To aim and shoot for a goal the opponent needs a clear vision of a target, which in this case is your goal. When playing a defensive line, you are intuitively on the goal side. Maintain your position and make sure that the opponent is not allowed to run past you.
Running past you puts your team in a dangerous position, as the opponent will be bearing down on the goal with a clear shooting opportunity. This is why it is crucial to remain mindful of your position and that of the opponent.
In futsal, for example, the set play moves fast, hence you have to stay mentally switched on and fully focused for the entire duration of the game or till you get subbed out.
Limit shooting opportunities
When teams get blocked out using the aforementioned tips, chances are that they will resort to taking long-range shots. This is less likely to hit the target and the keeper gets to see it from a mile away. However, it is still important to guard against these shots.
The goal is to neutralize all threats across all areas of the pitch, so you would want to close down your opponents and suffocate spaces in a way that it becomes difficult to have a clear shot on goal. Stay tight and keep the distances short
It is also important to stay watchful when doing this to guard against feints that could leave you flat-footed and open your goal up for your opponent. The opponent could be using this to lure you out of position hence be sure you are being covered by a teammate.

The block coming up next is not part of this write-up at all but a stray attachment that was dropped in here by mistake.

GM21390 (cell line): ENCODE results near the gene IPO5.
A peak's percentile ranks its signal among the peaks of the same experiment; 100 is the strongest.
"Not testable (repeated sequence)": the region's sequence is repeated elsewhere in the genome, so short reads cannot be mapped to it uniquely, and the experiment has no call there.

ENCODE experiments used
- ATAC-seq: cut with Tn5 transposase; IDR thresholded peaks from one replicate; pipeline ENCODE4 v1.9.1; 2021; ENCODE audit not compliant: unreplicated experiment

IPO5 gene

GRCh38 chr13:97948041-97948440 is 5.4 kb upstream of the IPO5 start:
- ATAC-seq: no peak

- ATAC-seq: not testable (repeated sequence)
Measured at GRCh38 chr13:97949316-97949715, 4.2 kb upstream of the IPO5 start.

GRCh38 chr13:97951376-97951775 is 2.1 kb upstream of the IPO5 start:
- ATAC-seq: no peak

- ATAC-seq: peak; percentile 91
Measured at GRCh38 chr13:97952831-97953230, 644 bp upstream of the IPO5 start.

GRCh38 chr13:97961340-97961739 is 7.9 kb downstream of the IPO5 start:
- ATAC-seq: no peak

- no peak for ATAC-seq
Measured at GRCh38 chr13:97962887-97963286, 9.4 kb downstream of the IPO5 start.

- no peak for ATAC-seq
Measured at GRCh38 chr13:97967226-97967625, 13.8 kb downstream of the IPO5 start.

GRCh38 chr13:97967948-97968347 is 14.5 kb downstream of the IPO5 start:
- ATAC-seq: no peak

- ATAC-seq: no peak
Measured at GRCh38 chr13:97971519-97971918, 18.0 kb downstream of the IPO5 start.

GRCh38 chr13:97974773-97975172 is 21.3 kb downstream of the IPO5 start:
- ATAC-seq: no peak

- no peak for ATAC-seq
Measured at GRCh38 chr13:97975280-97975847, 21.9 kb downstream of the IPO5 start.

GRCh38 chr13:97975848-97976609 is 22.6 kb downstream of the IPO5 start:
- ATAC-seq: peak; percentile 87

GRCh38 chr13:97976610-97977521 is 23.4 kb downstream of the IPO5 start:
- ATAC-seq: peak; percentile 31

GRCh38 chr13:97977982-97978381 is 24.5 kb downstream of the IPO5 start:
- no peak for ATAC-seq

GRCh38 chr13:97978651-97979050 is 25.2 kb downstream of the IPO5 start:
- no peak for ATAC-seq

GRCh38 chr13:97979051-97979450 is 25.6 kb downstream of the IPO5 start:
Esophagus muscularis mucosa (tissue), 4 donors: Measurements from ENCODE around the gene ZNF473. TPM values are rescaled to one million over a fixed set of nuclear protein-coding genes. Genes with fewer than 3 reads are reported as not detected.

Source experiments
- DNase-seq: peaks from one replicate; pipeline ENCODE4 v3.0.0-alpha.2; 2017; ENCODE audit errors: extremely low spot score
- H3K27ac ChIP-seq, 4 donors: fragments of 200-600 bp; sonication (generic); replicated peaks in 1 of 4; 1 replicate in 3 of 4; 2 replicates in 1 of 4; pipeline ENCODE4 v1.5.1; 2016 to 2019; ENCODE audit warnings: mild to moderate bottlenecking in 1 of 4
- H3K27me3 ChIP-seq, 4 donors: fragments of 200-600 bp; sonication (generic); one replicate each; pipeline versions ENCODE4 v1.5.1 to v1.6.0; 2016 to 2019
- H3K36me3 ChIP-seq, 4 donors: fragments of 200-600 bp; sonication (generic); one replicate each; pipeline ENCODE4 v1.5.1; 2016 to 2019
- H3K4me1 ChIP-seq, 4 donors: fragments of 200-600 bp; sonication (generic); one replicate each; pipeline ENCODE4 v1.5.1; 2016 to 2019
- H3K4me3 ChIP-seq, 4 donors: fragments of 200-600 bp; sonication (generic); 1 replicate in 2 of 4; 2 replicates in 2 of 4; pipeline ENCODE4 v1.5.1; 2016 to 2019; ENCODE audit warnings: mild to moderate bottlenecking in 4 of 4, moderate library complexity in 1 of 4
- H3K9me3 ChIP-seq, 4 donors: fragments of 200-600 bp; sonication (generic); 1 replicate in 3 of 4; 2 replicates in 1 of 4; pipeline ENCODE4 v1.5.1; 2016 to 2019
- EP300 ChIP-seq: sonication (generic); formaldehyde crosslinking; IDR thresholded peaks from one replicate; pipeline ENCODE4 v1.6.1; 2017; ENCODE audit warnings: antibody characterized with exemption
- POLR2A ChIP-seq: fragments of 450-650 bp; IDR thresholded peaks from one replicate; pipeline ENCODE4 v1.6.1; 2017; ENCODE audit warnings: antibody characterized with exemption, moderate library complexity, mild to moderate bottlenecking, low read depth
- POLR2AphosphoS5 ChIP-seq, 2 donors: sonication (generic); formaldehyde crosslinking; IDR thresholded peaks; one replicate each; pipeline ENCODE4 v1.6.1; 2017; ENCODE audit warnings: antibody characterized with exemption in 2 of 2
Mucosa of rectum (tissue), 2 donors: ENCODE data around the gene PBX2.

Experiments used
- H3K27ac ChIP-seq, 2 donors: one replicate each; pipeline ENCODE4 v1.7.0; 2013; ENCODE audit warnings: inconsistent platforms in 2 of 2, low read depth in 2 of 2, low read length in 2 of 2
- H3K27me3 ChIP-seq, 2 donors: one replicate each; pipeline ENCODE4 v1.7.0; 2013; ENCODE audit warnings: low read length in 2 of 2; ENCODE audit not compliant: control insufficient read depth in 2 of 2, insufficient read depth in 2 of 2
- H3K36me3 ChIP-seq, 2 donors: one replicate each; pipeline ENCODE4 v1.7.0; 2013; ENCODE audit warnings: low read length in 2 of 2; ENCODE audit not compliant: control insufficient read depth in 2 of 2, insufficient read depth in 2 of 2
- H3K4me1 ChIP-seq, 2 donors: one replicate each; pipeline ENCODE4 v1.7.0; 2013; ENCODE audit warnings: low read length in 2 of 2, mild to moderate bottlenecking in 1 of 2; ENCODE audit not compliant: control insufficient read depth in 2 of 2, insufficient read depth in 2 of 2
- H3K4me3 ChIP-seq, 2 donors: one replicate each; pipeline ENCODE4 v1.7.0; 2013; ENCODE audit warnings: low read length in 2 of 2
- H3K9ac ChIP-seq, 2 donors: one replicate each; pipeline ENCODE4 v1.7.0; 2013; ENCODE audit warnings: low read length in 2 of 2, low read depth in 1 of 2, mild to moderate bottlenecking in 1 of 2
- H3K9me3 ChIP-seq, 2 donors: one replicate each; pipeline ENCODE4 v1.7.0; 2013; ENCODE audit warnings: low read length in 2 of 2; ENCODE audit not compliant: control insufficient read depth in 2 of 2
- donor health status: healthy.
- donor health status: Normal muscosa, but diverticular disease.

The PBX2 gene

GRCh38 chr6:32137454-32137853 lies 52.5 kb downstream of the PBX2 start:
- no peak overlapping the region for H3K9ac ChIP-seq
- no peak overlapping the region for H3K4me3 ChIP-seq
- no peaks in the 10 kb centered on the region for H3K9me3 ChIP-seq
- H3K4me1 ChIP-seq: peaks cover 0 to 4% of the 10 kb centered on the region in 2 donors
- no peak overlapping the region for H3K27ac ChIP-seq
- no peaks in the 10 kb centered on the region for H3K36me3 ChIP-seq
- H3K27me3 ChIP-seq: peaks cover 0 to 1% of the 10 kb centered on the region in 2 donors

Covering is an important part of defending. It ensures that there are no holes for the opposition to eating through. Whenever a team member moves out of position, another teammate quickly fills that gap and ensures the safety of the team, till the other team member recovers.
This is built on proper communication. Communication is not essential to covering alone but to almost all aspects of the game as it allows the team to work in unity. A team that communicates well has members that understand set play and in-team vocal calls during a game.
Defenses are not organized in silence. It is necessary to have team members who get vocal and take control of the situation. Albeit defending begins from the front, effective communication with a better view of proceedings should come from the back.
The ability to communicate effectively will greatly help the team defend as a unit. It in many ways helps team members stay intuitive as they understand the strength, weaknesses, and movements of each other. It also helps to call out potentially dangerous situations.
Maintain team Shape
Retaining the structural integrity of your formation is one of the most important attributes of a good defensive side. Despite the many movements during the game, it is important to stay mindful of your position on the pitch. This awareness will help you recover on time when drawn out of position.